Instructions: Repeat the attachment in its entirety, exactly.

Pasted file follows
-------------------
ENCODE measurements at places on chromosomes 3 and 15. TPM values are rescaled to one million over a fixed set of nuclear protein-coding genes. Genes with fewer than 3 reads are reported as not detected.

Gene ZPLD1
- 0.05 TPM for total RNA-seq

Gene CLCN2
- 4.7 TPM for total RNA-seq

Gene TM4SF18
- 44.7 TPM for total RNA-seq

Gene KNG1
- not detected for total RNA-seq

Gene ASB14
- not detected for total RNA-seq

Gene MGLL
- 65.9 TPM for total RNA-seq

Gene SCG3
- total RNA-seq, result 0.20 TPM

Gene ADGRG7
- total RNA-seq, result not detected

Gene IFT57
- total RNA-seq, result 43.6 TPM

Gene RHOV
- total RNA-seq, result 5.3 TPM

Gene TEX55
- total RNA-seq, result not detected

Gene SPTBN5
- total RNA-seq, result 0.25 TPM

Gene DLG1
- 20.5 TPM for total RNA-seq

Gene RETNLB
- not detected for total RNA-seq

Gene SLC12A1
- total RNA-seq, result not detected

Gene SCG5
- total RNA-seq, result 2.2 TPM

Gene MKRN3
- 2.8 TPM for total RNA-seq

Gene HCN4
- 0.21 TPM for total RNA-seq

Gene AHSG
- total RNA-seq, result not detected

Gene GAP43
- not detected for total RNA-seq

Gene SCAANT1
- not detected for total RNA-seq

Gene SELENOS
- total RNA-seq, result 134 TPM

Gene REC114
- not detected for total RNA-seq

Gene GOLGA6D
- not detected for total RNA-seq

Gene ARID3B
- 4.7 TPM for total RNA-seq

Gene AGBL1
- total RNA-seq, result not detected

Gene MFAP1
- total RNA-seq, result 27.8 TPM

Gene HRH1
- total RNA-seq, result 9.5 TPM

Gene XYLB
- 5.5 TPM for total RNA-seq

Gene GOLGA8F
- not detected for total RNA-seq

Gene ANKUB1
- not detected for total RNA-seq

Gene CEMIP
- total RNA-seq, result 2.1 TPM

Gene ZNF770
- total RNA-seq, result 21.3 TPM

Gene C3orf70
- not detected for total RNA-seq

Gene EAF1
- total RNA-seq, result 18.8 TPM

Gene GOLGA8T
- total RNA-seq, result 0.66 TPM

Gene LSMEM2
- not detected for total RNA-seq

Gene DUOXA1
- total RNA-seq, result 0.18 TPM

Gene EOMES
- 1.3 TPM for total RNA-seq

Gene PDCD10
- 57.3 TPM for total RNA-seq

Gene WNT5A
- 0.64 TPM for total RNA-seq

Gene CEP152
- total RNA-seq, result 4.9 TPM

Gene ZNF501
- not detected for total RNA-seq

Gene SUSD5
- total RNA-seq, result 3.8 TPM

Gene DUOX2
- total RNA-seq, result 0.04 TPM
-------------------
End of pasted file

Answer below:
ENCODE measurements at places on chromosomes 3 and 15. TPM values are rescaled to one million over a fixed set of nuclear protein-coding genes. Genes with fewer than 3 reads are reported as not detected.

Gene ZPLD1
- 0.05 TPM for total RNA-seq

Gene CLCN2
- 4.7 TPM for total RNA-seq

Gene TM4SF18
- 44.7 TPM for total RNA-seq

Gene KNG1
- not detected for total RNA-seq

Gene ASB14
- not detected for total RNA-seq

Gene MGLL
- 65.9 TPM for total RNA-seq

Gene SCG3
- total RNA-seq, result 0.20 TPM

Gene ADGRG7
- total RNA-seq, result not detected

Gene IFT57
- total RNA-seq, result 43.6 TPM

Gene RHOV
- total RNA-seq, result 5.3 TPM

Gene TEX55
- total RNA-seq, result not detected

Gene SPTBN5
- total RNA-seq, result 0.25 TPM

Gene DLG1
- 20.5 TPM for total RNA-seq

Gene RETNLB
- not detected for total RNA-seq

Gene SLC12A1
- total RNA-seq, result not detected

Gene SCG5
- total RNA-seq, result 2.2 TPM

Gene MKRN3
- 2.8 TPM for total RNA-seq

Gene HCN4
- 0.21 TPM for total RNA-seq

Gene AHSG
- total RNA-seq, result not detected

Gene GAP43
- not detected for total RNA-seq

Gene SCAANT1
- not detected for total RNA-seq

Gene SELENOS
- total RNA-seq, result 134 TPM

Gene REC114
- not detected for total RNA-seq

Gene GOLGA6D
- not detected for total RNA-seq

Gene ARID3B
- 4.7 TPM for total RNA-seq

Gene AGBL1
- total RNA-seq, result not detected

Gene MFAP1
- total RNA-seq, result 27.8 TPM

Gene HRH1
- total RNA-seq, result 9.5 TPM

Gene XYLB
- 5.5 TPM for total RNA-seq

Gene GOLGA8F
- not detected for total RNA-seq

Gene ANKUB1
- not detected for total RNA-seq

Gene CEMIP
- total RNA-seq, result 2.1 TPM

Gene ZNF770
- total RNA-seq, result 21.3 TPM

Gene C3orf70
- not detected for total RNA-seq

Gene EAF1
- total RNA-seq, result 18.8 TPM

Gene GOLGA8T
- total RNA-seq, result 0.66 TPM

Gene LSMEM2
- not detected for total RNA-seq

Gene DUOXA1
- total RNA-seq, result 0.18 TPM

Gene EOMES
- 1.3 TPM for total RNA-seq

Gene PDCD10
- 57.3 TPM for total RNA-seq

Gene WNT5A
- 0.64 TPM for total RNA-seq

Gene CEP152
- total RNA-seq, result 4.9 TPM

Gene ZNF501
- not detected for total RNA-seq

Gene SUSD5
- total RNA-seq, result 3.8 TPM

Gene DUOX2
- total RNA-seq, result 0.04 TPM